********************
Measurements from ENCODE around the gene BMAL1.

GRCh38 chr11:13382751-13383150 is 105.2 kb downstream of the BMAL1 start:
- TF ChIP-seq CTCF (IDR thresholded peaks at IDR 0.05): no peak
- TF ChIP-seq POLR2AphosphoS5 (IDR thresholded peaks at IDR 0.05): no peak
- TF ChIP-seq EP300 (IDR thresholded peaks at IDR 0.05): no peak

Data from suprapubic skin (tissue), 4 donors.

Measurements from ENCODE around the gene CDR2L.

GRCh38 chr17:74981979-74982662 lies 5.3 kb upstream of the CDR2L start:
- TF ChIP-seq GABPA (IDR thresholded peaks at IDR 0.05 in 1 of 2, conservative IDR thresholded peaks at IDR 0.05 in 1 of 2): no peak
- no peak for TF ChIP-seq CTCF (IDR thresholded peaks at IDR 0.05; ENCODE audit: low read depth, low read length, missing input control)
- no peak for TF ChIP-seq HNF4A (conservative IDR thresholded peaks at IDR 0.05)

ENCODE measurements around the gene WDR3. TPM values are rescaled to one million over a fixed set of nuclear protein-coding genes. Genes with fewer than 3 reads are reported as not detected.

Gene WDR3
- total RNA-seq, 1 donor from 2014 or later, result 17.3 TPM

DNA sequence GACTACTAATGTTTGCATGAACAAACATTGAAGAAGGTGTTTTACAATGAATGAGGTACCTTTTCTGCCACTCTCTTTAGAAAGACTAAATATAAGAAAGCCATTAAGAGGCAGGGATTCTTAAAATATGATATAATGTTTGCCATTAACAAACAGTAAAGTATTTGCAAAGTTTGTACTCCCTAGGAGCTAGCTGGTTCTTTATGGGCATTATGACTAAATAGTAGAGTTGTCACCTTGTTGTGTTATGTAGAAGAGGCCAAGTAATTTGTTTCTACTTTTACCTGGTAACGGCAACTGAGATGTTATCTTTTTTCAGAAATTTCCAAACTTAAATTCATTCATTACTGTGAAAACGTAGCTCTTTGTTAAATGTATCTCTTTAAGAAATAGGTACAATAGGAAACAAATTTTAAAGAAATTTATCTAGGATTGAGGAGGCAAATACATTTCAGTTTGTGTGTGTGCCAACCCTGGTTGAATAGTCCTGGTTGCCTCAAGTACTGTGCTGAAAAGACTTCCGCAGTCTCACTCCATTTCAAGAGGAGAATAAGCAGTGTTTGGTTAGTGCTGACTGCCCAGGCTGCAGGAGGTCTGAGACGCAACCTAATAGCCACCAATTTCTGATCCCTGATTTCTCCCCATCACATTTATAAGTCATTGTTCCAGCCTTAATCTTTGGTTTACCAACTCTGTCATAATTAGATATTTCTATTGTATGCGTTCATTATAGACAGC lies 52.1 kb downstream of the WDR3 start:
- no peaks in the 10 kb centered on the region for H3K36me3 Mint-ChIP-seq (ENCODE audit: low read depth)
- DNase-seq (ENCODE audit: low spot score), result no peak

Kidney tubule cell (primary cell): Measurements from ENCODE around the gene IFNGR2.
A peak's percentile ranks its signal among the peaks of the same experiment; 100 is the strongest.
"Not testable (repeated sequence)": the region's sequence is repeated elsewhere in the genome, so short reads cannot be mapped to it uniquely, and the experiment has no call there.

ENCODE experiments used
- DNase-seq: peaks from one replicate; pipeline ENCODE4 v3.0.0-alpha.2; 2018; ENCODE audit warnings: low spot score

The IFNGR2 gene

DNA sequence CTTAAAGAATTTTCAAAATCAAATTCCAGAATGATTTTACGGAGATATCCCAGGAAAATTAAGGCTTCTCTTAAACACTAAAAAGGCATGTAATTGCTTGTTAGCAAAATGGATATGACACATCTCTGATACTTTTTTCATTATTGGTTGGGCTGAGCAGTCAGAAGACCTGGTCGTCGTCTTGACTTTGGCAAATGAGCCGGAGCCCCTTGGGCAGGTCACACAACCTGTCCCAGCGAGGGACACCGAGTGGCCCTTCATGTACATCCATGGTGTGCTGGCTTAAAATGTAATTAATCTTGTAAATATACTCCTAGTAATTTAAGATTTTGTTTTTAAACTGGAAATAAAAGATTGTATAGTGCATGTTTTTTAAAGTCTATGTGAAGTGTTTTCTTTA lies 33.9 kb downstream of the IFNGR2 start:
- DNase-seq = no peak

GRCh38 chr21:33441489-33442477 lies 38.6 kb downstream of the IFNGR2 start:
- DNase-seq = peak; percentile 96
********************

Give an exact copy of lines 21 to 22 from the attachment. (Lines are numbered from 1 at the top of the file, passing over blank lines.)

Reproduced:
ENCODE experiments used
- DNase-seq: peaks from one replicate; pipeline ENCODE4 v3.0.0-alpha.2; 2018; ENCODE audit warnings: low spot score